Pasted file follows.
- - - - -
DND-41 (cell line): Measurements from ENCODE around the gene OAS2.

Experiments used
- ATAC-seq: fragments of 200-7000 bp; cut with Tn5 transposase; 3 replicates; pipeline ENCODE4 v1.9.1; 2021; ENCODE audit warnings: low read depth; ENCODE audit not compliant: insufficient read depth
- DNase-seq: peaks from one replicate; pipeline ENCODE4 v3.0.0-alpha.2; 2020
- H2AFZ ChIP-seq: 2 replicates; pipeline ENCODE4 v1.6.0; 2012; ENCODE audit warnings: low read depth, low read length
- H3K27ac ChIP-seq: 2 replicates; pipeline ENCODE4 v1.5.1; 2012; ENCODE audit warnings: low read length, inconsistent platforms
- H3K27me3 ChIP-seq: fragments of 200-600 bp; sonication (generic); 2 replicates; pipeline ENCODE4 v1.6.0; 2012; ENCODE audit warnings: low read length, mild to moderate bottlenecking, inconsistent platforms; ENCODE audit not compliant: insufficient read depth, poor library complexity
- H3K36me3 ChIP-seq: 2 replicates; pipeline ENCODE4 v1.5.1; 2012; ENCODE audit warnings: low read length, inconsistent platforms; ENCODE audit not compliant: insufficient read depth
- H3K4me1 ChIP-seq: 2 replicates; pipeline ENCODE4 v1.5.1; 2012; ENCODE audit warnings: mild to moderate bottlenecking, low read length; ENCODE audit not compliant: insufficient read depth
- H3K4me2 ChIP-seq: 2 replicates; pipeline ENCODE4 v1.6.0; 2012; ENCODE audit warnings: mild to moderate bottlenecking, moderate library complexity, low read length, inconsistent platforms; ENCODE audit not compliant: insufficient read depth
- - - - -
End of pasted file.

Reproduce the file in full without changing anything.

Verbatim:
DND-41 (cell line): Measurements from ENCODE around the gene OAS2.

Experiments used
- ATAC-seq: fragments of 200-7000 bp; cut with Tn5 transposase; 3 replicates; pipeline ENCODE4 v1.9.1; 2021; ENCODE audit warnings: low read depth; ENCODE audit not compliant: insufficient read depth
- DNase-seq: peaks from one replicate; pipeline ENCODE4 v3.0.0-alpha.2; 2020
- H2AFZ ChIP-seq: 2 replicates; pipeline ENCODE4 v1.6.0; 2012; ENCODE audit warnings: low read depth, low read length
- H3K27ac ChIP-seq: 2 replicates; pipeline ENCODE4 v1.5.1; 2012; ENCODE audit warnings: low read length, inconsistent platforms
- H3K27me3 ChIP-seq: fragments of 200-600 bp; sonication (generic); 2 replicates; pipeline ENCODE4 v1.6.0; 2012; ENCODE audit warnings: low read length, mild to moderate bottlenecking, inconsistent platforms; ENCODE audit not compliant: insufficient read depth, poor library complexity
- H3K36me3 ChIP-seq: 2 replicates; pipeline ENCODE4 v1.5.1; 2012; ENCODE audit warnings: low read length, inconsistent platforms; ENCODE audit not compliant: insufficient read depth
- H3K4me1 ChIP-seq: 2 replicates; pipeline ENCODE4 v1.5.1; 2012; ENCODE audit warnings: mild to moderate bottlenecking, low read length; ENCODE audit not compliant: insufficient read depth
- H3K4me2 ChIP-seq: 2 replicates; pipeline ENCODE4 v1.6.0; 2012; ENCODE audit warnings: mild to moderate bottlenecking, moderate library complexity, low read length, inconsistent platforms; ENCODE audit not compliant: insufficient read depth